Russia has shown that with just about $460 million (spent out the military budget for training programs), it could achieve so much in less than six months. In comparison, according to the US Department of Defence data, the US operations against the Islamic State as of February this year has cost the American taxpayers a whopping $5.5 billion, at the rate of around $11.2 million per day. (This is in addition to the US’ rebel training program in Syria, which had a budget of $500 million in addition to the $42 million the Pentagon spent to set it up. The Pentagon ended up spending $384 million ($2.13 million per fighter) to train 180 Syrian rebel fighters to fight the Islamic State before abandoning the program.)
Writing on the wall
Indeed, it is Putin’s assessment of the politico-military situation in Syria that stands out as most topical for the international community. He asserted, “We strengthened their (Syrian) armed forces, which are now capable of not only holding back the terrorists, but also of conducting assault operations against them. The Syrian army has gained the strategic initiative”.
Putin voiced unqualified support from Russia for the Syrian regime. He said he “notified” President Bashar Al-Assad in advance regarding the withdrawal plan, coordinated it with him and executed it with his support. Putin underlined continued Russian support that will be “comprehensive in nature”, and includes “financial aid, supplies of equipment and arms, assistance in training and building Syrian armed forces, reconnaissance support and assistance to headquarters in planning operations.”
Clearly, the message here is that Turkey and Saudi Arabia should see the writing on the wall and realise that any dreams of regaining the military initiative will remain a pipe dream. Actually, he forecast more military campaigns and anticipated the recapture of Palmyra from the IS in a very near future.
The Syrian air space will remain off bounds for Turkey, and Moscow is determined that the military balance will not be allowed to shift against the government forces. He warned Turkey that Moscow retains the option to beef up the military assets in Syria “in a matter of hours to a size required for a specific situation and to use all the option available”. Moscow has sternly warned Ankara via the Americans that “our air defense system will be used against any target that we deem to be threatening Russian defense personnel”.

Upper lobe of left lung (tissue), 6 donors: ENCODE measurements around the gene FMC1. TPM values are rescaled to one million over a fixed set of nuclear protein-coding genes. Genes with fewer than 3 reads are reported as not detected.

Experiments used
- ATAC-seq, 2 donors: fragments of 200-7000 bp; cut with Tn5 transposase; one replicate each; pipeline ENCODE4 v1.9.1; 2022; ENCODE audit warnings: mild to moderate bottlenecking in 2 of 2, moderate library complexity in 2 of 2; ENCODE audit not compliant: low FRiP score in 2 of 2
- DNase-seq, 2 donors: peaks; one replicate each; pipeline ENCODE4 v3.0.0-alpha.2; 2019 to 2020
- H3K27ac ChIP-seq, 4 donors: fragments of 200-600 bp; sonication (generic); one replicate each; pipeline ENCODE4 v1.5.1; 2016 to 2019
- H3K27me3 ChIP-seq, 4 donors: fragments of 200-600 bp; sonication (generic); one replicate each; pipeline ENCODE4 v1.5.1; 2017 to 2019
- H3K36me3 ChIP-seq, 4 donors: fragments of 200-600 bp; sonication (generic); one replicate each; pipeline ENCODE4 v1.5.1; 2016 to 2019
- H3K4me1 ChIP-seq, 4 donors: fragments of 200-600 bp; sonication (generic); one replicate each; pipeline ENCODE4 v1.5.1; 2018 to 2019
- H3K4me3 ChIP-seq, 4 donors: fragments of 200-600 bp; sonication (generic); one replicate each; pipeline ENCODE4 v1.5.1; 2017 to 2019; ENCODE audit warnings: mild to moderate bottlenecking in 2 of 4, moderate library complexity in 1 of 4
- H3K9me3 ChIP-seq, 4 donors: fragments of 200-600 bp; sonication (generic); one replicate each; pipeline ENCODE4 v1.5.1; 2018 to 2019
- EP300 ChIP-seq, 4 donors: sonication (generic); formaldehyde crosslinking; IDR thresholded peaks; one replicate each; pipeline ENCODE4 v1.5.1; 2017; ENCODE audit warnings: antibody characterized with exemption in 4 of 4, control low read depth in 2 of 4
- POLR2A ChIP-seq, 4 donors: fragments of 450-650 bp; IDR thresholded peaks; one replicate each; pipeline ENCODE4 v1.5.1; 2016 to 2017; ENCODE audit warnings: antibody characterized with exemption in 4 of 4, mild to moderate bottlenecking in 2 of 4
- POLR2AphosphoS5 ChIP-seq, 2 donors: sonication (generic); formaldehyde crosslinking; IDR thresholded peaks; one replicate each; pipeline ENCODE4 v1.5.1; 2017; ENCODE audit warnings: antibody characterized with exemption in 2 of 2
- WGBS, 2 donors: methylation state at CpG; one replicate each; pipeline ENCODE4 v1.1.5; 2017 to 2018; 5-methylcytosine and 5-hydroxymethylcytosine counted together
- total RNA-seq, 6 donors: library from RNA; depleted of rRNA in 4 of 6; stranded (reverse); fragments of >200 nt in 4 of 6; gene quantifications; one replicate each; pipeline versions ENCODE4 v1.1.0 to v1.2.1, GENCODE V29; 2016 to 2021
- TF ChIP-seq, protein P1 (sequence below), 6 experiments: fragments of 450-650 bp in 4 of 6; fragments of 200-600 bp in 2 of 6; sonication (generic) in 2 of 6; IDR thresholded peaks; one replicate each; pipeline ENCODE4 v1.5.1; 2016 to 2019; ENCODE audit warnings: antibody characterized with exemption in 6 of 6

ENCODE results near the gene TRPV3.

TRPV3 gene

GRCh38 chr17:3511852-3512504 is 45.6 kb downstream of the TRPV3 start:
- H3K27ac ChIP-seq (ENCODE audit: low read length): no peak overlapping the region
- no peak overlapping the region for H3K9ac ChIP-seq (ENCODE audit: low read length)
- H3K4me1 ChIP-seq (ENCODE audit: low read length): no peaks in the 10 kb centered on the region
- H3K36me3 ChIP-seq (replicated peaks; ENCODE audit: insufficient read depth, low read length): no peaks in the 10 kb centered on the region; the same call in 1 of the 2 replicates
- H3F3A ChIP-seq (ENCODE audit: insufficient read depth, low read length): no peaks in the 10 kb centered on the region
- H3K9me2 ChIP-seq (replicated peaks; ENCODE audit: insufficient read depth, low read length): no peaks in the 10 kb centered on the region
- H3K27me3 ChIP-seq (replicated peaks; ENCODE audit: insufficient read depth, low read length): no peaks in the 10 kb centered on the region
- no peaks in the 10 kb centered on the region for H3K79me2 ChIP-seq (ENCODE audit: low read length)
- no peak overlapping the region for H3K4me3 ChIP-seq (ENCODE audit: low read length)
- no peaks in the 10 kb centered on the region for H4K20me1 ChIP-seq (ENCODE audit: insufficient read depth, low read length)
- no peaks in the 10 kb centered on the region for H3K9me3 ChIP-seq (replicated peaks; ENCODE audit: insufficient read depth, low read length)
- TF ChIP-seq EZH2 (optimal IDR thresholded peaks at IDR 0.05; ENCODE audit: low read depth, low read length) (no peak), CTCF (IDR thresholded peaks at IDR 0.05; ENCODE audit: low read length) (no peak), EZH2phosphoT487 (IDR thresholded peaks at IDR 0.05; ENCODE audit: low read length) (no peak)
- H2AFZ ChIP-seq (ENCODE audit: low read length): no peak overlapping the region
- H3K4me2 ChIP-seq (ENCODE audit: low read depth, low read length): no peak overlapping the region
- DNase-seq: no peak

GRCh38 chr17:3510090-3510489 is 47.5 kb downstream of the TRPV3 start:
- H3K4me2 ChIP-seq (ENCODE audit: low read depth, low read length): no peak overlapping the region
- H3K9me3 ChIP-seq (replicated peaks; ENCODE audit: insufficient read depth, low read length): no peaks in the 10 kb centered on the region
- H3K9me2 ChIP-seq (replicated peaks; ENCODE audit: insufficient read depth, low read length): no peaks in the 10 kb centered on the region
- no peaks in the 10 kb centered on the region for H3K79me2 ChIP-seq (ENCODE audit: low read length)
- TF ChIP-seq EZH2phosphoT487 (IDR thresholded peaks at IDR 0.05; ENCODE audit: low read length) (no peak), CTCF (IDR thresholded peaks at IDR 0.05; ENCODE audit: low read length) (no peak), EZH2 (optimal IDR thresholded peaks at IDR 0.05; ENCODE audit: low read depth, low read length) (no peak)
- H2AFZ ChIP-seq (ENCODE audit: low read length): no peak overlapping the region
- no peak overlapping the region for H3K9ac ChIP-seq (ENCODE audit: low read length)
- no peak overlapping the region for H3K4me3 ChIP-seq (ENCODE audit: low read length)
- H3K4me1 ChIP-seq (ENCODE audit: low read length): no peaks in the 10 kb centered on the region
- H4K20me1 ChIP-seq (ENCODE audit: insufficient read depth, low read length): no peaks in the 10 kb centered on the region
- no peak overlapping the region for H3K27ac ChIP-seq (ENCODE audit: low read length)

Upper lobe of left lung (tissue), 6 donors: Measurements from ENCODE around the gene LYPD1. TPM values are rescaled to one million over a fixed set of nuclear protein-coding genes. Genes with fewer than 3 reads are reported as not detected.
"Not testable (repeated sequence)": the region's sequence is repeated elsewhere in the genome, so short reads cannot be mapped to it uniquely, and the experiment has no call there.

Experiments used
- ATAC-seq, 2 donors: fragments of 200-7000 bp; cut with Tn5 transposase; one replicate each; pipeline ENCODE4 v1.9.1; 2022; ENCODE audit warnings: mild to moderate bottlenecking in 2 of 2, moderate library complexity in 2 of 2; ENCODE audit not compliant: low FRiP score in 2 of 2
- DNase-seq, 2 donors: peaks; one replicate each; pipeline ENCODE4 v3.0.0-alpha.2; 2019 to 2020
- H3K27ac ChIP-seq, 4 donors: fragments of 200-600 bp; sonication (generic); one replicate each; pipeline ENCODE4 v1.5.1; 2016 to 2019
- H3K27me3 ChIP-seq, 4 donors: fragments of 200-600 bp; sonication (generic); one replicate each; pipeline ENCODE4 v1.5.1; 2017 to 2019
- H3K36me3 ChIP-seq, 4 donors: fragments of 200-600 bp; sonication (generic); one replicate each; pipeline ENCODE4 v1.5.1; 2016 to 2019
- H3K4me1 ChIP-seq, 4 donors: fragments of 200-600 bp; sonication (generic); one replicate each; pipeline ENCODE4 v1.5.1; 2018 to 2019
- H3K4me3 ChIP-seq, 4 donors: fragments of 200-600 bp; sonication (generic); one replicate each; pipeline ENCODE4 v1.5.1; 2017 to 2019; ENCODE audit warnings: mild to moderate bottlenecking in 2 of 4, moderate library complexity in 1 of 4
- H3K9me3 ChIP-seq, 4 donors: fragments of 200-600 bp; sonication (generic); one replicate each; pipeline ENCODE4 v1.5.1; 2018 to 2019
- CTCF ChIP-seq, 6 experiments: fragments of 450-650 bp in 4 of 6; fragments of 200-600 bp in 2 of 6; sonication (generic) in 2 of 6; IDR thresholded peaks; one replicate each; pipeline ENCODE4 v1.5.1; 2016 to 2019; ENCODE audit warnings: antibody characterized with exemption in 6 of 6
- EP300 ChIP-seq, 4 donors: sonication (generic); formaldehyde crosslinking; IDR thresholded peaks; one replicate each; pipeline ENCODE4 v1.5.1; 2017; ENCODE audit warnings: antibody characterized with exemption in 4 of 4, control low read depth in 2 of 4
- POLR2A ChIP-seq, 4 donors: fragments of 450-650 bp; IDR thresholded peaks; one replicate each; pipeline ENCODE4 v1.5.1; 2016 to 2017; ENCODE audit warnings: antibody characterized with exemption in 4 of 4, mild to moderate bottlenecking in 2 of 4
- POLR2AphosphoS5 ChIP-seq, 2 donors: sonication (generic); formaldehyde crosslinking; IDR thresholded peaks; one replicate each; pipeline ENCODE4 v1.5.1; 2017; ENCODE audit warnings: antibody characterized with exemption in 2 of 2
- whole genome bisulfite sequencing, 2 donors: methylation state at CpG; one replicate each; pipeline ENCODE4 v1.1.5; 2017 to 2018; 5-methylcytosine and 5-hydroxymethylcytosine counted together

Significantly, Putin made a careful distinction here, claiming “a positive constructive cooperation” with the US as one of the major Russian achievements through the recent period. He said, “We have created together with the American side an efficient mechanism to prevent air accidents”.
To be sure, the Kremlin views with satisfaction the potential for Russian-American cooperation on Syria. Never once he implied, not even remotely, any criticism of the Obama administration’s Syria policies.
Equally, Putin made no references to the Hezbollah or Iran. Moscow does not feel beholden to any third party for the success of the military operations in Syria; nor did it regard itself acting as part of any regional axis. This could be an important takeaway from Putin’s speech, which comes just ahead of the trip to Russia by the US Secretary of State John Kerry to discuss how to navigate the Syrian peace talks in Geneva.
Ambassador MK Bhadrakumar served as a career diplomat in the Indian Foreign Service for over 29 years, with postings including India’s ambassador to Uzbekistan (1995-1998) and to Turkey (1998-2001). He writes the “Indian Punchline” blog and has written regularly for Asia Times since 2001.